CHINA SOLAR EDGE UNSUSTAINABLE
Federal research lab concludes China's costs to produce and deliver solar to U.S. market exceed those of U.S. producers; Analysis dispels faulty assumption that Chinese manufacturers enjoy cost advantage
February 7, 2012 (Coalition for American Solar Manufacturing)
"The Coalition for American Solar Manufacturing (CASM), a group of seven U.S. solar manufacturers representing more than 150 employers of more than 14,650 workers, is heralding a revised research presentation from the National Renewable Energy Laboratory…[which[ concludes Chinese production of crystalline silicon solar technology for the U.S. market costs more than U.S. production for the domestic market, when the costs of shipping are included.
"CASM contends the findings validate its position that the Chinese solar-manufacturing industry enjoys no cost advantage in solar production costs but, rather, benefits from a government-underwritten export campaign to injure competition from U.S. manufacturers. At least 12 U.S. manufacturers have suffered layoffs, plant shutdowns or bankruptcies over the past two years. The coalition supports petitions that SolarWorld filed Oct. 19 to seek anti-subsidy and anti-dumping duties on Chinese imports."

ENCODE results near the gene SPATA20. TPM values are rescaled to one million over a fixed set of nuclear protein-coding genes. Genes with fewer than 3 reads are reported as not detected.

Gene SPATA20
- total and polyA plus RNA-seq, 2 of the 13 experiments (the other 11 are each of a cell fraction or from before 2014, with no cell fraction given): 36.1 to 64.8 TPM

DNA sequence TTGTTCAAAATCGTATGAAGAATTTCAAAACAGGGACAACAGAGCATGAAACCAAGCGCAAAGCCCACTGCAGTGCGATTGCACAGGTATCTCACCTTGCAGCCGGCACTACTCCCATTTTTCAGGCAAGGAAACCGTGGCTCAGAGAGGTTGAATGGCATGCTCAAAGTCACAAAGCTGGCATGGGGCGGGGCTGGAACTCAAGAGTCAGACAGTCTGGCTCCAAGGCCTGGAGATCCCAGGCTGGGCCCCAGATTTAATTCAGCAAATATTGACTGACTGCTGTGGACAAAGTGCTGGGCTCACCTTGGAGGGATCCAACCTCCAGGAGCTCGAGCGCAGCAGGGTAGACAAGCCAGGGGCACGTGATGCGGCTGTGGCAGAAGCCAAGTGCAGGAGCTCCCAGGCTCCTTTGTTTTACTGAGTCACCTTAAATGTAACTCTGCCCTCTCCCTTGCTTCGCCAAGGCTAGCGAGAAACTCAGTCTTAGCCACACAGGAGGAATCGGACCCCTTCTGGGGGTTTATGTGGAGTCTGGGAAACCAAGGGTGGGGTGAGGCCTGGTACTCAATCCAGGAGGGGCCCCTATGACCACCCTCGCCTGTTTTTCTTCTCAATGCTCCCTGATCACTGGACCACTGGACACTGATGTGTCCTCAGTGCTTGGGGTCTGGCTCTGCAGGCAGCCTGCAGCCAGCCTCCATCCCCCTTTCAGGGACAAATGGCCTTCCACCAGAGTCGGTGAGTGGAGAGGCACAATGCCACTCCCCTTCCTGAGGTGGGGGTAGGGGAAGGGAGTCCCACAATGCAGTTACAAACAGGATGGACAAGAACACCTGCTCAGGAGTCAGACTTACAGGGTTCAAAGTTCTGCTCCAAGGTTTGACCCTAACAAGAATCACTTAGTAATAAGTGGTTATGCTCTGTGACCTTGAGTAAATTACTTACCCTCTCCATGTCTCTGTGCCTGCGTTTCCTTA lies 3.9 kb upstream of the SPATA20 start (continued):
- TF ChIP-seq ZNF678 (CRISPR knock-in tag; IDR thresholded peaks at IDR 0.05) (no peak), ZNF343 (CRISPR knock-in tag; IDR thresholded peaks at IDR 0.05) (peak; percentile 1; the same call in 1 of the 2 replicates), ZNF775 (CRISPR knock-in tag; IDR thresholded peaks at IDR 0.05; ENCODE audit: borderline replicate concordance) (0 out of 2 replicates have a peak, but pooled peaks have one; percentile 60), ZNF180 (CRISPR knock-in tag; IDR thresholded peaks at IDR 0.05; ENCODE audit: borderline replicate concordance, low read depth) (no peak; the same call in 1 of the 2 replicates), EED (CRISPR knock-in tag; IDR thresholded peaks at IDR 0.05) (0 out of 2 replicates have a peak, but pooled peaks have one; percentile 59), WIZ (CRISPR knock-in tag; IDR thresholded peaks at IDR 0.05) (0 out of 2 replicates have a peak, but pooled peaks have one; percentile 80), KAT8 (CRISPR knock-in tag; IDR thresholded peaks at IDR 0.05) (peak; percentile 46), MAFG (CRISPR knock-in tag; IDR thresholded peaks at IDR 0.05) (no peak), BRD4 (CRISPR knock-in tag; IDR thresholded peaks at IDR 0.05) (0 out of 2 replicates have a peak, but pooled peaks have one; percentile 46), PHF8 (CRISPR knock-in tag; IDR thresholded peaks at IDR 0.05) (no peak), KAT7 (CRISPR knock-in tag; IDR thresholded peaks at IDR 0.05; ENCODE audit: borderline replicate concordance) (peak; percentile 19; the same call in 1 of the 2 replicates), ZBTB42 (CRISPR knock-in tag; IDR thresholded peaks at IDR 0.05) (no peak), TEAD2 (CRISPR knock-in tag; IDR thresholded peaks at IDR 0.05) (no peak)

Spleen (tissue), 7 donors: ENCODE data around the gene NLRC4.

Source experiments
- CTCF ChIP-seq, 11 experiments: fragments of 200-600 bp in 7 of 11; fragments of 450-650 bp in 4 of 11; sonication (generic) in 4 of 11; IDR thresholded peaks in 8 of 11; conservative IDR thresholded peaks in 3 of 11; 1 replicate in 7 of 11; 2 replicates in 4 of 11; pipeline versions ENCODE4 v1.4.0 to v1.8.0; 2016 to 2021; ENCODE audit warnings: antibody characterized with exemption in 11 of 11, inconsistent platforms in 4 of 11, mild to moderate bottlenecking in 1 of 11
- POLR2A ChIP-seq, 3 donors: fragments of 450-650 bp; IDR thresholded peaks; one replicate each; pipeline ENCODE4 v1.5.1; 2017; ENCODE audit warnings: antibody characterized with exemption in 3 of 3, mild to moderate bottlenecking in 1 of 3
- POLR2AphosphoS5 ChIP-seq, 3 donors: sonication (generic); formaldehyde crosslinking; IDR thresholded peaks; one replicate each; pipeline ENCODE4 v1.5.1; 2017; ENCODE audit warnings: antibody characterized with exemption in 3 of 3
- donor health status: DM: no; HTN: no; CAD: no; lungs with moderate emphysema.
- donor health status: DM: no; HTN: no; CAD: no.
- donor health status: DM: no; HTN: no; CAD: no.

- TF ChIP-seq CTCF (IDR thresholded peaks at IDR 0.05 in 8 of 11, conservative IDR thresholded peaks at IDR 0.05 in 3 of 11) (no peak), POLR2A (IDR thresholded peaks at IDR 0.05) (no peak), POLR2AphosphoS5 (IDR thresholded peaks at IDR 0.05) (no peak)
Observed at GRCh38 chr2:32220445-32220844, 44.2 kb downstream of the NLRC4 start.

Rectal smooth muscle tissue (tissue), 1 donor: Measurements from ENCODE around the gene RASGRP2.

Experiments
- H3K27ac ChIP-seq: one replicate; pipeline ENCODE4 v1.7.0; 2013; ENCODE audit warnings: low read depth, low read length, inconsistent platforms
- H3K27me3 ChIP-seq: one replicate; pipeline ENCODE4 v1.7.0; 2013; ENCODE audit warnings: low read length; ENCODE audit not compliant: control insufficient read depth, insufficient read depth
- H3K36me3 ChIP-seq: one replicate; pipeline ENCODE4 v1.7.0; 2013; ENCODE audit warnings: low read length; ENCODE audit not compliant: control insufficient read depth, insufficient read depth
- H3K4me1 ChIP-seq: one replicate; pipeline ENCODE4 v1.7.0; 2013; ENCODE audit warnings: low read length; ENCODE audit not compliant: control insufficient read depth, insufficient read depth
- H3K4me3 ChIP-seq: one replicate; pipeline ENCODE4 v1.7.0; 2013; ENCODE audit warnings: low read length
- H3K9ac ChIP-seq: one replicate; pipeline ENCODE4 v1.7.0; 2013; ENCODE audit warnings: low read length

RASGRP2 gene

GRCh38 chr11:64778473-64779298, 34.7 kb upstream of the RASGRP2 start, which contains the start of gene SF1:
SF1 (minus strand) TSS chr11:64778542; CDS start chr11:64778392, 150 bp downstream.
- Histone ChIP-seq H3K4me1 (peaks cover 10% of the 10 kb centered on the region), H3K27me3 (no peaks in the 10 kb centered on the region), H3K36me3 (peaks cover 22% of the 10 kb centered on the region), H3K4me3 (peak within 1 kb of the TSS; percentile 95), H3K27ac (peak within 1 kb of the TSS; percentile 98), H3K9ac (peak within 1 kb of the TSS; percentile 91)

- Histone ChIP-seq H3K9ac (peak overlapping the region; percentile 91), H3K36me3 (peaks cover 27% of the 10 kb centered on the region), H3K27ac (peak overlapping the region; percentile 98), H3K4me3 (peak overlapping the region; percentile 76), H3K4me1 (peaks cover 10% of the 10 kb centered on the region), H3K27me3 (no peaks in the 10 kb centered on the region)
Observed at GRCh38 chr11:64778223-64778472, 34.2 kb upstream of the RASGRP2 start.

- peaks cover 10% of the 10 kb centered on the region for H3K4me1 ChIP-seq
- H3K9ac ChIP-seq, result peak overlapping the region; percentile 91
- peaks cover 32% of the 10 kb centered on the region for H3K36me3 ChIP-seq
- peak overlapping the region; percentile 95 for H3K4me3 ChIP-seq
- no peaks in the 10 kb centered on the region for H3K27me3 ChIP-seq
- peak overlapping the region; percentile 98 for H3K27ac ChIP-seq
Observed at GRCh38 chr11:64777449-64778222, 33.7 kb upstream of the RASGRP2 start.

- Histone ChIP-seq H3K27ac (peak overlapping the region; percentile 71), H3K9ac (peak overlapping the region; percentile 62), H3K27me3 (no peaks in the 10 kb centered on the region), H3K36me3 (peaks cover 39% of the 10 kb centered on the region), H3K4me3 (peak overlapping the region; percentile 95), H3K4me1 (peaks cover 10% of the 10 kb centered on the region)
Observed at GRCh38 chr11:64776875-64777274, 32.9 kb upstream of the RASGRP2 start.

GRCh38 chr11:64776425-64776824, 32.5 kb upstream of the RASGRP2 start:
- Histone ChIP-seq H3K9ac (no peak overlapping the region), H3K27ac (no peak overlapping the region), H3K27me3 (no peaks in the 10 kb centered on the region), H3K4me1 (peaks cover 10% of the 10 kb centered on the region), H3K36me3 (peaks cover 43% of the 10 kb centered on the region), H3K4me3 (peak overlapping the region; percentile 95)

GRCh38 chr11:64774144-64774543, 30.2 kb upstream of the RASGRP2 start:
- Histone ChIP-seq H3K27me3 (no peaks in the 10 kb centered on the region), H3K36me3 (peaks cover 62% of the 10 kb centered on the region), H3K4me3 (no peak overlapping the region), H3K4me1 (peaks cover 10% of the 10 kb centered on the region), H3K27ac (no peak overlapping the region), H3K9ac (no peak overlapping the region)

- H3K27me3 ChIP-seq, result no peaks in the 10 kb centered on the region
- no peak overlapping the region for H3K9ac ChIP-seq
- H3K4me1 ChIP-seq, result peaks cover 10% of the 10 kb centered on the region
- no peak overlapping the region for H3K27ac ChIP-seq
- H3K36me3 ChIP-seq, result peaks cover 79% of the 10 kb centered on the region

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"…[The presentation] concludes that Chinese producers have an inherent cost advantage of no greater than 1 percent, compared with U.S. producers. However, when trans-ocean shipping costs are counted, Chinese producers face a 5 percent cost disadvantage…[and only Chinese] government subsidies…sponsor the Chinese industrial drive to export about 95 percent of domestic production, a campaign that has already seized 55 percent of global market share…
"On Dec. 2, the ITC issued a unanimous preliminary determination that Chinese trade practices are harming the U.S. domestic solar manufacturing industry. The next step in the trade case will be Commerce’s March 2 preliminary anti-subsidy determination. On March 27, Commerce is scheduled to make its preliminary anti-dumping determination on whether to impose duties to offset the effects of Chinese import pricing at artificially low prices…"